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Archive for the ‘Hot off the Grill’ Category

Arkansas Menu Labeling for Catfish

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Appropo to my article the other day about mislabeled fish in restaurants, the state of Arkansas wants to do something about it.

There’s a move to be able to label specific origins of catfish on restaurant menus statewide, drilling down as far as “farmed,” “wild” “wild-river” “wild lake” and so on.

Not sure how many diners care about this, but it’s a step towards cleaning up the much bigger problem of you not getting what you think you ordered, which is a huge problem in the seafood biz.

Arkansas Times article

Menu labeling catfish

 

 

Arkansas Catfish identification

Arkansas Catfish identification

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All About Swai

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All About Swai

All About SwaiI like fish. It’s a genetic thing.

My dad was crazy about fish and seafood. So much so, that when he came to visit me in Hong Kong, we pretty much had fish/seafood three meals a day because of the preponderance of fresh product there.  When I was growing up, we routinely had fish at least once a wek, but it was some frozen preparation, tho my dad might cook fresh fish for himself on occasion.

There are so many more types of fish available in the market today than there were in my salad days. OK, I never had “salad days.” But I’ve come to discover that fish isn’t always precisely what it’s labeled in the grocery counter.

How did this happen?  Back in the 1960s, when cotton and other cash crops began losing their footing in the deep south, farmers were looking for an alternate source of income and aquafarming began to take root, particularly for catfish, which was gaining popularity on US dinner tables. Raising All About Swaicatfish domestically provided for an easy to raise, cheap cash crop.

Not wanting to miss out on this growing market, other countries, and particularly Vietnam also started raising catfish and exporting it to the U.S.

American catfish farmers didn’t cotton to this (see what I did there?) because the Vietnamese were undercutting American wholesalers prices in an attempt to get a foothold in the market.  Seeing this and feeling the wrath of his constituents, Uncle Sam raised a bony finger, pointed at the Vietnamese and said “knock it off. Go open nail salons or something.”

Eventually they got the message and imports of Vietnamese catfish dwindled. Or did they? Turns out those crafty folks merely changed the name of the Asian cats. To Swai. And/or Basa.  The Asian cats are milder than the US farm raised, and lend themselves to easily being manipulated with different flavorings and cooking methods.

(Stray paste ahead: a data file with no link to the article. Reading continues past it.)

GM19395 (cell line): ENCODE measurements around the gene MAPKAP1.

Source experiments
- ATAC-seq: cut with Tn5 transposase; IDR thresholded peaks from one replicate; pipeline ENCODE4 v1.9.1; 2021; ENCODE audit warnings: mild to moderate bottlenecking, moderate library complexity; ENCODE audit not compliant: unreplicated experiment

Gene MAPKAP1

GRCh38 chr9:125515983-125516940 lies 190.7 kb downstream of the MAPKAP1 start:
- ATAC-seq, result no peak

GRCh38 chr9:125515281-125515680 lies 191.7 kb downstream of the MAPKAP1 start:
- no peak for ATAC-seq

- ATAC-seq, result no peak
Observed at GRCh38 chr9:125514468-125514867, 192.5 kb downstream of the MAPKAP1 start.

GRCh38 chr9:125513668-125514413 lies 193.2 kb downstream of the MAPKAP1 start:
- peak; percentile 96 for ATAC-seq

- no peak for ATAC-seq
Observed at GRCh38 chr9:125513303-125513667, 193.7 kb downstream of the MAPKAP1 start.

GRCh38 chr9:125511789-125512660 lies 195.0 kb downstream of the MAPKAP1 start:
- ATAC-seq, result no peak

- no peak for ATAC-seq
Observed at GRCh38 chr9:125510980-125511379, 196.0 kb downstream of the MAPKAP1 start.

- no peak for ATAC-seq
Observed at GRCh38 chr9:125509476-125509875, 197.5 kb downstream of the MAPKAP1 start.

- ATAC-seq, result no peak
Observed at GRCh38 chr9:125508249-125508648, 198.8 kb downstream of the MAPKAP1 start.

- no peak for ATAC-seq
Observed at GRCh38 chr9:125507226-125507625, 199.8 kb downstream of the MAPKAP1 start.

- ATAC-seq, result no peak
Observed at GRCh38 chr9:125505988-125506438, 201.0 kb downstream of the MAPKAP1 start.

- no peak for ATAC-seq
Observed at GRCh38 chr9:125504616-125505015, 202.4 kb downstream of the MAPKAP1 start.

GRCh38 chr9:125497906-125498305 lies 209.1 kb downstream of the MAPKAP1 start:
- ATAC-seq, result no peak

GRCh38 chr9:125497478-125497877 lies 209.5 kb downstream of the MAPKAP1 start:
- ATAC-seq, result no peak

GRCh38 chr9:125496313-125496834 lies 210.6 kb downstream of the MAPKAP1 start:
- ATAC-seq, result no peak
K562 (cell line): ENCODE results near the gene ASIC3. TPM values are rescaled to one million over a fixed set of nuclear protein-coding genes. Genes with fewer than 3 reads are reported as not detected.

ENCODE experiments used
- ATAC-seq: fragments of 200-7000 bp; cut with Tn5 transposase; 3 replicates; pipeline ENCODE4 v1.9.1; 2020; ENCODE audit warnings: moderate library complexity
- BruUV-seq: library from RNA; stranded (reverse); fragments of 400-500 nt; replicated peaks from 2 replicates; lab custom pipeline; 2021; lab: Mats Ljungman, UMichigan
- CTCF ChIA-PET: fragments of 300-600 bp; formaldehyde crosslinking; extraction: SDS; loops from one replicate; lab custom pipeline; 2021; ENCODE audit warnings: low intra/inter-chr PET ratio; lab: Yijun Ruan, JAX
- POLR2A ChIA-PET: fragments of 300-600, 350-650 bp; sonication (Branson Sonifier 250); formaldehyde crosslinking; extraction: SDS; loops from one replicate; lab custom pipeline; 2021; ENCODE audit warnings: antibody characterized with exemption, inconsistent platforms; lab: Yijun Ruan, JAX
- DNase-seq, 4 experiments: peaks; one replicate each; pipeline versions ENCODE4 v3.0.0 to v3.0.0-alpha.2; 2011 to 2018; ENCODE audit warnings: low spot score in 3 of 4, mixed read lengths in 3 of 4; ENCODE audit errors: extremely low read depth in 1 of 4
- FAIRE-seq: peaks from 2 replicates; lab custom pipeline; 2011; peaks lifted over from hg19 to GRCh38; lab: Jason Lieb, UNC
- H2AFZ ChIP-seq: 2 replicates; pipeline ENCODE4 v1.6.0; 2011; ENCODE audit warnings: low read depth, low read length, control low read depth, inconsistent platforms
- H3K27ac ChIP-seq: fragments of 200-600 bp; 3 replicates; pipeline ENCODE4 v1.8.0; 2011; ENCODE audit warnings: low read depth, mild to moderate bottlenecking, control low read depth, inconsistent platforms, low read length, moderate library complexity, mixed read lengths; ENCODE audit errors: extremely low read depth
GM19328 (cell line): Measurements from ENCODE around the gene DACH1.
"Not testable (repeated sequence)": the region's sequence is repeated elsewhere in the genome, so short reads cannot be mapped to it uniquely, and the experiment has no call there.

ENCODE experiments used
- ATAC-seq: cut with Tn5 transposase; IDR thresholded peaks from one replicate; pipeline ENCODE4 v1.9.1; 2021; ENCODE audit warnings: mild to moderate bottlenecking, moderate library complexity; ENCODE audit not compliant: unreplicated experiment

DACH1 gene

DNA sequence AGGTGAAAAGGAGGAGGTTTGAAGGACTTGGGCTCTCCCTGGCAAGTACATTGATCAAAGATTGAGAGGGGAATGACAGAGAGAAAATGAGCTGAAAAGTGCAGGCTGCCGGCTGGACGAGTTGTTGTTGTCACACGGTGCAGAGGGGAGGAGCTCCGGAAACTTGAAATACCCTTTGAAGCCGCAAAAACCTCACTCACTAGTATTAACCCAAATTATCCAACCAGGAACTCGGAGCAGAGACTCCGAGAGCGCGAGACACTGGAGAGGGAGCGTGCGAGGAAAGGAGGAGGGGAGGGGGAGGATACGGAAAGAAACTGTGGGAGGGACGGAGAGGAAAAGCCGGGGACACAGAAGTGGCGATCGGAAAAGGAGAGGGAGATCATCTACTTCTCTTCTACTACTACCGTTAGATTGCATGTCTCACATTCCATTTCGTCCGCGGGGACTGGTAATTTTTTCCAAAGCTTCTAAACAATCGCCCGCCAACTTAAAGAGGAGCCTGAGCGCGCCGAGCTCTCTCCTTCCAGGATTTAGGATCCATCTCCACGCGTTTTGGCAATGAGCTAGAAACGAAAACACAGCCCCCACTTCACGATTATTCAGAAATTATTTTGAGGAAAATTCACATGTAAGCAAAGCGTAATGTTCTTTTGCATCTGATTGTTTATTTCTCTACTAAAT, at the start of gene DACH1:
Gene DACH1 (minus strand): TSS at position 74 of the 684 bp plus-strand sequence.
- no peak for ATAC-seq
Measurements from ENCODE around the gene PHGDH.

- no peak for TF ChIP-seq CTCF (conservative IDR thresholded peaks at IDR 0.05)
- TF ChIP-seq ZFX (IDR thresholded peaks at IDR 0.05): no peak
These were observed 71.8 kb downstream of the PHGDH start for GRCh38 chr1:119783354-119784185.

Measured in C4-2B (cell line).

The Swai comes from the Mekong River, which starts in the Tibetan plains and meanders 2,703 miles  through China, Myanmar, Laos, Thailand, Cambodia, and Vietnam. It’s one of the world’s most diverse and productive fisheries, producing 4,500,000 tons of fish/seafood per year!

So now you know.  Anyway, I was thinking about this over the weekend as I was screwing around with different types of breading for frying fish. Got out the mini-Cuisineart and pulverized pretzels, cheetos, cheese popcorn, saltines, matzo and the like.

All About SwaiIn any case, I was disappointed in my experiments, except I thought the pretzel one had potential, tho most people would find it too salty. I suppose I could find unsalted pretzels somewhere.

In the end, I used my old standby,  2/3 cornmeal, 1/3 flour, and am doses of Tony Chachere’s Cajun seasoning and paprika. For me, that combination works just fine.

Swai and Basa come in multi-pound packages of individually wrapped frozen boneless filets. Generally about $3 a pound. What other healthy protein can you buy at that price?

Oh, before I go, one more thing. There’s no such animal as “Chilean Sea Bass.”  It’s a marketing term designed to sound nice on menus.  Cooked up by a fish wholesaler in 1977. The actual  fish itself? It’s a Patagonian Toothfish.  Doesn’t that sound yummy?

All About Swai

Seasoned cornmeal coated fillets, 375 oil, 3 minutes per side

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Johnsonville New Orleans Smoked Sausage Review

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Johnsonville New Orleans Smoked Sausage ReviewThe full name of this product is “Johnsonville New Orleans Andouille Recipe Smoked Sausage.

In its original form, Andouille is a pure pork sausage that originated in France.  It is comprised of organ meat in a natural casing, with seasonings and wine, and then smoked. It is gray.

The first time I ordered it in Paris, I was quite surprised, the innards are quite rough cut and very identifiable. A bit shocking for a boy from a small town in Minnesota.

The French Acadians brought the sausage recipes to South Louisiana, where it kind of got jumbled up with the Creole cuisine influence already in the area. The recipe changed to a much finer grind, pure pork shoulder (no “bits”) with garlic, onion and wine for seasonings, stuffed into a natural casing and double smoked.

The Johnsonville product in no way resembles Louisiana Andouille, and the Cajuns (Acadians) never settled in New Orleans anyway.

So there we are.

Johnsonville is the largest sausage company in the US, measured in dollar volume, and their products are sold around the world.  They are based in Sheboygan Falls, WI and their giant plant (pictured below) is nearby and has the capacity to slaughter over 3,500 pigs daily.